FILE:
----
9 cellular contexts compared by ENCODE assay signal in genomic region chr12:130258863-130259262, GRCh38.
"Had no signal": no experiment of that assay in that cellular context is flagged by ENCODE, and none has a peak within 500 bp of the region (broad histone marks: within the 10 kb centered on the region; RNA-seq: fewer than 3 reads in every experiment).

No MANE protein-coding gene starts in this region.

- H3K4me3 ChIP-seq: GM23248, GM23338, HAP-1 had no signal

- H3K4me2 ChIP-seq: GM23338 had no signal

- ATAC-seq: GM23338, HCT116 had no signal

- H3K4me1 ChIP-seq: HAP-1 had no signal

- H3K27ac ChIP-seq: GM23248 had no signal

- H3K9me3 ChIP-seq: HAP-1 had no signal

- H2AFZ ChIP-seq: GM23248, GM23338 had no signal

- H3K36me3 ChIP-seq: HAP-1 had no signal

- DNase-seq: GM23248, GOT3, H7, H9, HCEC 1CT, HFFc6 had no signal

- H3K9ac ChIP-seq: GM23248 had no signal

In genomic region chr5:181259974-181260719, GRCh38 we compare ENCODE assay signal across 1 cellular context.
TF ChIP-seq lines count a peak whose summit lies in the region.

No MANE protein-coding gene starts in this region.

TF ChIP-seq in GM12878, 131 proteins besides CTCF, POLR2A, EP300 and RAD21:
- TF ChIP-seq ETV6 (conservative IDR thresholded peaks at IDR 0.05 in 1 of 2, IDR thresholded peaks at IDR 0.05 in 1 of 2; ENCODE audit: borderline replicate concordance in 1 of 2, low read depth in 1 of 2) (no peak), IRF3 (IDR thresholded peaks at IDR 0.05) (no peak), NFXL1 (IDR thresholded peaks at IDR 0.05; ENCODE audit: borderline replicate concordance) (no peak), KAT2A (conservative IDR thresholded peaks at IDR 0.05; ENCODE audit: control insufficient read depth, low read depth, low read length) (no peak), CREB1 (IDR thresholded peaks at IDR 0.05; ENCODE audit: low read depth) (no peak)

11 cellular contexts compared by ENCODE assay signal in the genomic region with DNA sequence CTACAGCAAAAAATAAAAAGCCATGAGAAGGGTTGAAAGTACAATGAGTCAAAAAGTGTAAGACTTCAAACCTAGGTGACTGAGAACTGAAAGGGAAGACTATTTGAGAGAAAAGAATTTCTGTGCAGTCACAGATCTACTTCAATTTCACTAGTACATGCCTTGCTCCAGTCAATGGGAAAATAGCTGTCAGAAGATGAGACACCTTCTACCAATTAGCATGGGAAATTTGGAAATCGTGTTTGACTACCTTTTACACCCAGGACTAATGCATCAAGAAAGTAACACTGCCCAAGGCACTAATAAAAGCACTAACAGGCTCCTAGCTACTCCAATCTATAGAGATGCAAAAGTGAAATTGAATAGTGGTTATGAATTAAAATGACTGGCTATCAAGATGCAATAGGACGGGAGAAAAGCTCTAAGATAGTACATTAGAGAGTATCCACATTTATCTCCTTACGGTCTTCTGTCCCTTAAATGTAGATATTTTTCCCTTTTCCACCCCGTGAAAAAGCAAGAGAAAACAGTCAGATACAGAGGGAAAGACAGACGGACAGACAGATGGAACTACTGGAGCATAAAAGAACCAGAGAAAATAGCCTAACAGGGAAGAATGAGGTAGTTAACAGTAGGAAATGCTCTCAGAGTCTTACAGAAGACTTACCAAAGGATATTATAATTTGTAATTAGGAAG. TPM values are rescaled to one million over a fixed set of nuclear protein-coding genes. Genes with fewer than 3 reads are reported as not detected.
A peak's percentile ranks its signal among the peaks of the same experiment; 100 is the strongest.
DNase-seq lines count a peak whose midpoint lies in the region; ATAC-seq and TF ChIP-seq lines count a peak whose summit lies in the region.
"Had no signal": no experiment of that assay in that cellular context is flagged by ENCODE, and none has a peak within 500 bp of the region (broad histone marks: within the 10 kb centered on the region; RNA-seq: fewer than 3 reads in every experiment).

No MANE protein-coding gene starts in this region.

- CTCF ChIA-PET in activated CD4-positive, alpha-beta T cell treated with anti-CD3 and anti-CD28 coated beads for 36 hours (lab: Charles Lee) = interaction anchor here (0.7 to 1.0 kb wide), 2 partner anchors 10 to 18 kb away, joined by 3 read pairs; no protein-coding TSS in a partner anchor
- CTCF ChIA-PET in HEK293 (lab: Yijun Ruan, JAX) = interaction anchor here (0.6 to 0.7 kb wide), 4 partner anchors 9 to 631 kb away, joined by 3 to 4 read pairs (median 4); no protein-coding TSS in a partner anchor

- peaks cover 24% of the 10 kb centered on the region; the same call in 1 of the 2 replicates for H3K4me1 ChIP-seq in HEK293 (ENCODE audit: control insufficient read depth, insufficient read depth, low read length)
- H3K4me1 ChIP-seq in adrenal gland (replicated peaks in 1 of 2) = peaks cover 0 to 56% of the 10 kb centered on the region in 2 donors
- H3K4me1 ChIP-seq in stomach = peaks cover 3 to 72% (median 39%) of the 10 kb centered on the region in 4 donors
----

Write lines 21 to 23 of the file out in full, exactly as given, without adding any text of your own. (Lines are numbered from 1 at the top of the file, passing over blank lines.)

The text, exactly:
DNase-seq lines count a peak whose midpoint lies in the region; ATAC-seq and TF ChIP-seq lines count a peak whose summit lies in the region.
"Had no signal": no experiment of that assay in that cellular context is flagged by ENCODE, and none has a peak within 500 bp of the region (broad histone marks: within the 10 kb centered on the region; RNA-seq: fewer than 3 reads in every experiment).

No MANE protein-coding gene starts in this region.